Money laundering is commonly associated with organized crime, drug trafficking, corruption, and other illegal activities. It can have serious consequences, including undermining the integrity of the financial system, facilitating further criminal activities, and eroding public trust.

Example: Imagine a corrupt politician who receives bribes from various sources in exchange for awarding government contracts to certain companies. To conceal the illegal proceeds, the politician sets up shell companies and offshore bank accounts to transfer the bribes and make them appear as legitimate business transactions. The politician then uses the laundered funds to purchase properties, luxury goods, and other assets, creating a facade of legitimate wealth.

Fraud: Deception for Personal Gain

Fraud involves deceiving others for personal gain. It can occur in various forms, such as financial fraud, tax fraud, insurance fraud, and investment fraud, among others. Fraudulent activities can be committed by individuals, organizations, or even governments, and often involve misrepresenting or manipulating information for personal or financial gain.

Fraud can have serious consequences, including financial losses for victims, erosion of trust in institutions and markets, and legal repercussions for perpetrators. It is considered a form of corruption when it involves abusing entrusted power for personal gain.

Example: Imagine a financial advisor who misleads their clients by providing false information about investment opportunities to encourage them to invest in fraudulent schemes. The financial advisor takes a commission or a percentage of the invested funds as their personal gain, while the clients suffer financial losses when the fraudulent schemes collapse.

Conflict of Interest: Misusing authority for personal gain

Conflict of interest occurs when an individual or an organization has competing interests that could compromise their ability to act in the best interests of others or fulfill their duties objectively and impartially. It often involves situations where personal, financial, or other interests could influence decision-making or actions in a way that benefits the individual or organization, rather than the best interests of those they serve.

Conflict of interest can be particularly problematic in public sector roles, where individuals are entrusted with making decisions on behalf of the public. It can lead to biased decision-making, favoritism, and abuse of power for personal gain, undermining the integrity of institutions and eroding public trust.

Example: Imagine a government official who is responsible for awarding contracts for road construction projects. The official also owns a construction company and awards contracts to their own company or to companies owned by their family members, despite there being more qualified and competitive bidders. This is a conflict of interest as the official is using their position for personal gain, compromising the fairness and transparency of the procurement process.


Corruption comes in many shapes and forms, and it can have serious consequences for societies, economies, and individuals.

Whether it is bribery, embezzlement, nepotism, extortion, kickbacks, money laundering, fraud, or conflict of interest, corruption undermines the rule of law, democracy, and economic development. It erodes public trust, distorts competition, and misallocates resources, resulting in unfair distribution of benefits and disadvantages.

Combatting corruption requires strong legal frameworks, transparent institutions, and a culture of accountability and integrity at all levels of society.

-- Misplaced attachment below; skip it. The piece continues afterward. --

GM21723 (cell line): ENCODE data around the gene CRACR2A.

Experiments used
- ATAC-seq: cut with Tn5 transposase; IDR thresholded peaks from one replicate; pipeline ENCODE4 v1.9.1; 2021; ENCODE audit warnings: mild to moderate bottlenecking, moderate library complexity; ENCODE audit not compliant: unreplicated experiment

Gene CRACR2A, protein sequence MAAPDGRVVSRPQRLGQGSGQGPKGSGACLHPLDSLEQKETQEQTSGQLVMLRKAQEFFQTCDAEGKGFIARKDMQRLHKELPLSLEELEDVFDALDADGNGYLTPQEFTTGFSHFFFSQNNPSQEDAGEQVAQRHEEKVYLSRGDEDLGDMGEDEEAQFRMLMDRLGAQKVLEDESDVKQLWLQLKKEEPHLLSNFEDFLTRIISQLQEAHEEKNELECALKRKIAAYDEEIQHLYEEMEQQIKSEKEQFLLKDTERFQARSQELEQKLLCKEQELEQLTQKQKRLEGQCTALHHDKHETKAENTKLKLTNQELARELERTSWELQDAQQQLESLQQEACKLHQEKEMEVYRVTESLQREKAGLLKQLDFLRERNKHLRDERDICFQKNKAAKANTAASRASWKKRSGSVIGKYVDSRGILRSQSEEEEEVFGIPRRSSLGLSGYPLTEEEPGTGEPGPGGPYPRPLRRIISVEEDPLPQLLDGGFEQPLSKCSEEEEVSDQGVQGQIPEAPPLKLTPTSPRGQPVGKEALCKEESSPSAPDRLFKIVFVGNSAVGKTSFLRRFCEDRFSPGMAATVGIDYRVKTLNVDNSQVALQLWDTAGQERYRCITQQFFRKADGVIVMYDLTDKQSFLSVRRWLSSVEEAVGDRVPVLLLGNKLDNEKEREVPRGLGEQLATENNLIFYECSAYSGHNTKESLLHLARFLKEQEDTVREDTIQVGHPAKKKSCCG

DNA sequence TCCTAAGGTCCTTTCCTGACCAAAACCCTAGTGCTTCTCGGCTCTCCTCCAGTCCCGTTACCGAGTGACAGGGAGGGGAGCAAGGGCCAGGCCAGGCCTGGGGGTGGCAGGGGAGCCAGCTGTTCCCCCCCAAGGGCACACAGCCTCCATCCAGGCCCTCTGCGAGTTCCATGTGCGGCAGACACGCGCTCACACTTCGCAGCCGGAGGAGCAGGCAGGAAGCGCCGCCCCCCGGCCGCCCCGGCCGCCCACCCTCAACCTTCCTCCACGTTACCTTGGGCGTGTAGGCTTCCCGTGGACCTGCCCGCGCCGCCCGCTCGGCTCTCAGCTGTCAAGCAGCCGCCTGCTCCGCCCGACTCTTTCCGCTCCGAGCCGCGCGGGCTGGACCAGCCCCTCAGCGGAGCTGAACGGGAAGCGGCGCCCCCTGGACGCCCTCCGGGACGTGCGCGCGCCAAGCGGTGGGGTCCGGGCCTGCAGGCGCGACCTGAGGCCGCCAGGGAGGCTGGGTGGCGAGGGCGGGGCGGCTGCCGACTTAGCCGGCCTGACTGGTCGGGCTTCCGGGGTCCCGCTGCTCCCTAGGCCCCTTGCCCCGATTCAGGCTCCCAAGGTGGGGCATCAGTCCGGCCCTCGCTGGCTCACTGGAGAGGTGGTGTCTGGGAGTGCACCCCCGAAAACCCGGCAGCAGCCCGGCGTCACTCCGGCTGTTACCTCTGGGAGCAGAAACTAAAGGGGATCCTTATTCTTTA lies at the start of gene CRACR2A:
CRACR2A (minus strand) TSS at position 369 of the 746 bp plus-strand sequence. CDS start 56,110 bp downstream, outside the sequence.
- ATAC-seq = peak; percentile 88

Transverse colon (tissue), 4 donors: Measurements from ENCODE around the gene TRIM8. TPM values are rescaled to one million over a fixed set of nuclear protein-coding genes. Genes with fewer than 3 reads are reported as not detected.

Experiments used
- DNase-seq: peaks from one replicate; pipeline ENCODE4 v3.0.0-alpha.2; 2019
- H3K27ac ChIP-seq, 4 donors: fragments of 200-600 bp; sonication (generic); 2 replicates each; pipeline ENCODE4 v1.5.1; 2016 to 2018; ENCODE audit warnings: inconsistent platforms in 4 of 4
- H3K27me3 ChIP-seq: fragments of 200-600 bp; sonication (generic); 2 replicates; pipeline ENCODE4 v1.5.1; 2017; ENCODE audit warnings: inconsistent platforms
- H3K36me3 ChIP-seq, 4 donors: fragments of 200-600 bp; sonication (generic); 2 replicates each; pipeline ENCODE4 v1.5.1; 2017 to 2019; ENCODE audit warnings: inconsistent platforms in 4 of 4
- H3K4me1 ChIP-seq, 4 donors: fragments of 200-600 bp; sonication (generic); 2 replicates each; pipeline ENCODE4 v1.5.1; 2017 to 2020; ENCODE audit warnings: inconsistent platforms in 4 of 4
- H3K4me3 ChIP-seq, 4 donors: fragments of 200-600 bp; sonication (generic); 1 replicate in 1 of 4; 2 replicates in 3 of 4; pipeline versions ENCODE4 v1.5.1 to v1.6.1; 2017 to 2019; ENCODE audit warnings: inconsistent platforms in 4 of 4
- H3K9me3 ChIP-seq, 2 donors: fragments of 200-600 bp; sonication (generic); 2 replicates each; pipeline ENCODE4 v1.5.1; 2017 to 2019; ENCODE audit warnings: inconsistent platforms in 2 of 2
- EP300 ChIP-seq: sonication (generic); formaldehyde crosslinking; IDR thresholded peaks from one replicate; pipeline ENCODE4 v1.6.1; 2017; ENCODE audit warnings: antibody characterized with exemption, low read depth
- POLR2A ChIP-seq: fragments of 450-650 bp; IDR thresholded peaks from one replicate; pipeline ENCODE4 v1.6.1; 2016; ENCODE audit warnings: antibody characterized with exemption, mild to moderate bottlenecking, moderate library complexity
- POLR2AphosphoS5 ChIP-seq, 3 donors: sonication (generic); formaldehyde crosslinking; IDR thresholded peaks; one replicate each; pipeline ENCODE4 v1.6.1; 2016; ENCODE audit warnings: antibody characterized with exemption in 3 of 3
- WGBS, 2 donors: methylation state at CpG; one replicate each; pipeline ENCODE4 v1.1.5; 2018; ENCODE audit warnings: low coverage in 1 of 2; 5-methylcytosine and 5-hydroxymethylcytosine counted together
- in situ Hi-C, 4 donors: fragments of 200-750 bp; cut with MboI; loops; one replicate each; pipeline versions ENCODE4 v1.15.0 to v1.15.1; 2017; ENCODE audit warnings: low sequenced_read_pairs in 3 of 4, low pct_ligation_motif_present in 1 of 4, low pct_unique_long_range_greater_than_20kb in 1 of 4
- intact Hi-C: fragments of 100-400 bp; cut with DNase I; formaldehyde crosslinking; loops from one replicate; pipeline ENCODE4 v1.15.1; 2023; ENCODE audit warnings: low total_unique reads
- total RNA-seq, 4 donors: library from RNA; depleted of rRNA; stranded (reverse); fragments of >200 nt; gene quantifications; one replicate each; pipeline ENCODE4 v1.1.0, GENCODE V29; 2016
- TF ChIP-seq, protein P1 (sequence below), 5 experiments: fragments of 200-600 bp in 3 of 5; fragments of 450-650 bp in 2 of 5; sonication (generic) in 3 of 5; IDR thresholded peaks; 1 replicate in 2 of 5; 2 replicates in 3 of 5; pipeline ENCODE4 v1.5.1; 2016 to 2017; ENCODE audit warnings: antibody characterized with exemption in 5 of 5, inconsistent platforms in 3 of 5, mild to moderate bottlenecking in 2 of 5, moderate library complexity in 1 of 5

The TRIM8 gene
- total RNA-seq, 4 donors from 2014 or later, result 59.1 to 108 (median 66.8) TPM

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Morten Koch Andersen

Morten Koch Andersen

Deputy Research Director, Senior Researcher


Morten Koch Andersen holds a PhD in International Development Studies from Roskilde University. His research interests are in the fields of human rights documentation, rule of law practices, public authority, corruption, torture and violence, impunity and discretion, and unequal citizenship.

He specializes in the interdisciplinary study of the nexus between corruption, human rights and development, mainly in South Asia.

The key questions of his research are, the paradoxes and dilemmas in:

  • The interactions between violent political organizations and their members.
  • The effects on impunity on individuals, institutions, and society?
  • The motivational aspects of choice making in corruption.

He has several years of experience as programme manager of development cooperation in relation to prevention of torture and rehabilitation of survivors – during and after violent conflict, and in places of detention. I have worked on institutional and legal reform, establishments of support systems, education of health and legal professionals, and of prison and police authorities. He has managed partnership collaborations in Europe, North, South and West Africa.

Currently, he advises national human rights institutes, anti-corruption institutes and universities on the relationships between corruption and human rights, and their implications for institutions, individuals and societies, in Africa, Asia and Caucasus.

He has previously been guest researcher at the Danish Institute for International Studies, senior researcher at the Danish Institute Against Torture. Currently, he is affiliated researcher at the Center for Global Criminology at University of Copenhagen, external lecturer in Global Studies at Roskilde University and teaches at the International Anti-Corruption Academy.

He has worked with the UNODC on the development of educational material on the nexus between human rights and corruption, and developed web-based educational material on corruption and human rights, and violent mobilization for high school education.

For further updates on his research, please refer to his Research profile:

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Addressing Corruption through Research, Collaboration and Education